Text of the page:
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This Post Has 21 Comments
I agree with you Samantha! Precheck is often not the advantage that you think it is! More often than not it is a longer process than the regular screening,
Thanks for the post.
If you or your traveling companion(s) are not “typically” getting TSA Pre Check on your boarding passes, you might want to review this post:
There are a variety of reasons why your KTN may not be passed on to or used by a particular airline.
I agree. I fly every week out of MCO and with all the tourist traffic it is great to zip through the line. My only slight disagreement is if you recreation travel with your spouse who may only travel once a quarter it is nice to not have to wait for them. So I say a spouse should sign up too.
Love my TSA PreCheck and I travel quite a bit, not nearly as much as Sam and Chris, however (though I wish!). In my experience, if they haven’t printed PreCheck on my boarding pass, I’ve returned to the airline desk agent and had them reprint a boarding pass. As long as I have my Known Travelers Number with me, I’ve haven’t had an issue. They’ve claimed it was a glitch in the system.
Intl Doc has the TSA Pre-Check card AND, as a GOES card member too (for international flights), that makes me a “known traveler.” Tell your co-host that he can add this information on his frequent flyer airline website the next time he books a flight – and it will show up on his ticket. The number required is on the card.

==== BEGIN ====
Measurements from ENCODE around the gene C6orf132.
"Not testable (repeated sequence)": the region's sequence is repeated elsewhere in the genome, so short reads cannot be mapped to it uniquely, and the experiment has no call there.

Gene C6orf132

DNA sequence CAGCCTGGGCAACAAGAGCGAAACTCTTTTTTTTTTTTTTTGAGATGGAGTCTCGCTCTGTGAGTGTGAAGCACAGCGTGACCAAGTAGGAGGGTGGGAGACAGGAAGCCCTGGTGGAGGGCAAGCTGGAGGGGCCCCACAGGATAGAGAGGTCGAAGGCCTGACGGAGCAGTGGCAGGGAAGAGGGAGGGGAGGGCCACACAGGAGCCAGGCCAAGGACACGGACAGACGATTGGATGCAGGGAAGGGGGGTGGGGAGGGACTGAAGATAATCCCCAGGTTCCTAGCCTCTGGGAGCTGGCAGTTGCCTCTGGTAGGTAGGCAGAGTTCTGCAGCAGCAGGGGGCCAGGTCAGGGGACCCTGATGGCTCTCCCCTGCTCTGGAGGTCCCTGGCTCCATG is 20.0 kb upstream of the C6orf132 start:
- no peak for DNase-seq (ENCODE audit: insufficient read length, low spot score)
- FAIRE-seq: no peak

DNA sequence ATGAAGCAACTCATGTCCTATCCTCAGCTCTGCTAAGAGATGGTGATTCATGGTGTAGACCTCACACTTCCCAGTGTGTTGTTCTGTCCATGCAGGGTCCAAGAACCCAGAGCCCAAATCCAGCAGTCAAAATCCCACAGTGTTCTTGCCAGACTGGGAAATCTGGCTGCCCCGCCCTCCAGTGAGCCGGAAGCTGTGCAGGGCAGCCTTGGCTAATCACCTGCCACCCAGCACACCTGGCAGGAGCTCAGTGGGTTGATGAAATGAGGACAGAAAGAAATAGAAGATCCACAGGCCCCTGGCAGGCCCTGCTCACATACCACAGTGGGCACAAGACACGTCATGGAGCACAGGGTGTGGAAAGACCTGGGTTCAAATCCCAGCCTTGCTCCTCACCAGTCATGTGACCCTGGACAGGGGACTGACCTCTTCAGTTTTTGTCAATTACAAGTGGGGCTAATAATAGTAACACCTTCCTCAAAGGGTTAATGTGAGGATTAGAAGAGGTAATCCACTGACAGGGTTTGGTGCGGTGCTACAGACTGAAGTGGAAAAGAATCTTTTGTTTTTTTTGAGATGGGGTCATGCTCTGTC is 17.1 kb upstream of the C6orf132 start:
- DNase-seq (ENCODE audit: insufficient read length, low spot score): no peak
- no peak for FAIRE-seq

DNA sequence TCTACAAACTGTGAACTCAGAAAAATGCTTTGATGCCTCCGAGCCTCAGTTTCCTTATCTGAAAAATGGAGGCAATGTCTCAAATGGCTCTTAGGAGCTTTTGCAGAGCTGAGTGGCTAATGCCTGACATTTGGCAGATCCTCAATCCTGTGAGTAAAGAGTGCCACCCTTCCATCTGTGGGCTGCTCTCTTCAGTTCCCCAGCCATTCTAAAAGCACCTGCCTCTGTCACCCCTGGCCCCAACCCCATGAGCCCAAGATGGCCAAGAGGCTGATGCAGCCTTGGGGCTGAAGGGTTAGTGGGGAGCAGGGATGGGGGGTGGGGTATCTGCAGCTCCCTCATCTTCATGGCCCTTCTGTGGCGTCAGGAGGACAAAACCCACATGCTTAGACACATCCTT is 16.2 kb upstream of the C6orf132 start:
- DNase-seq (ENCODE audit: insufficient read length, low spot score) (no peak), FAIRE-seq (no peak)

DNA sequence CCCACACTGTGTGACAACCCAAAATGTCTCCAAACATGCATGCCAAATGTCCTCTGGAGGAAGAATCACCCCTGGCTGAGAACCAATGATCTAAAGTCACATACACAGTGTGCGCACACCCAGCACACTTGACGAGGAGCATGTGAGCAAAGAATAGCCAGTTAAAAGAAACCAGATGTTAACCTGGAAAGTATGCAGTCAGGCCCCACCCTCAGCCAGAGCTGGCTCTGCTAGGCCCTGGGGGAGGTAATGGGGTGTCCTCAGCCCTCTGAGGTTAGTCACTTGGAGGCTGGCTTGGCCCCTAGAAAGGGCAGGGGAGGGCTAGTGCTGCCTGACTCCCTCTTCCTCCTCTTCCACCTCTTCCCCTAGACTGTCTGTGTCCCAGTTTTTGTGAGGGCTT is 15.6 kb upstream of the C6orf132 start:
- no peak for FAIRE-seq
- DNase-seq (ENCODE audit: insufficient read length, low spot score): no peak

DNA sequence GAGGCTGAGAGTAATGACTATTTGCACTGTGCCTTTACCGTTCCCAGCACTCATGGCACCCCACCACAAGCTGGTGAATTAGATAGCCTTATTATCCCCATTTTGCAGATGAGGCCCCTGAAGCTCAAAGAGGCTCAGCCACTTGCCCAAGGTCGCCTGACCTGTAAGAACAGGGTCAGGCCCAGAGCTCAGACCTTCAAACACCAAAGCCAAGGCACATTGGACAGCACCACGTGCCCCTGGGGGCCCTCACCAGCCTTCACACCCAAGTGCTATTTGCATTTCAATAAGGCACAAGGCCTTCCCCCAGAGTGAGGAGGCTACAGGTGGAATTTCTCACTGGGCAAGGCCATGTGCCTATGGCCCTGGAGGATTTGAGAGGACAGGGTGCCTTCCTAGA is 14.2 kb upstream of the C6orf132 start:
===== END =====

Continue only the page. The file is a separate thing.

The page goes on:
When I travel my tickets usually show with a TSA Pre-Approved status for which I am quite thankful, although I’ve never applied for this status. However, since I now have bilateral knee replacements, I still have to go thru the pat down when in our small home one airline airport or the glass “chamber” check when departing from a larger airport. We will be traveling out of the country in Spring 2016 & I’m wondering how this will change the pre-approved status at that time – especially going thru customs upon return to US.
I also usually obtain gate to gate assistance & am wondering if this would get us thru customs any quicker as I can’t stand for long lengths of time. Applying for Global Entry may be the solution but will I then have to actually apply for the TSA Pre-Check (which I now seem to receive automatically) as well as apply for the Global Entry. I believe I would also have to go to a major airport to go thru the interview process as our small airport I don’t believe has this service.
Samantha, thanks for your excellent article. Your points are quite valid based on my experience. As others have noted, Global Entry might require a few more dance steps, but is well worth it. Having your status as a Known Traveler will often result in having PreCheck on your boarding pass. And for those without Global Entry, Customs lines at major U.S. airports can be as much as two hours long. Global Entry can dramatically cut that time.
I should note that the TSA is ending a program in which travelers who don’t have PreCheck were still being allowed into the PreCheck express line. Hopefully, this will alleviate some of the slowness experienced by air travelers with PreCheck status.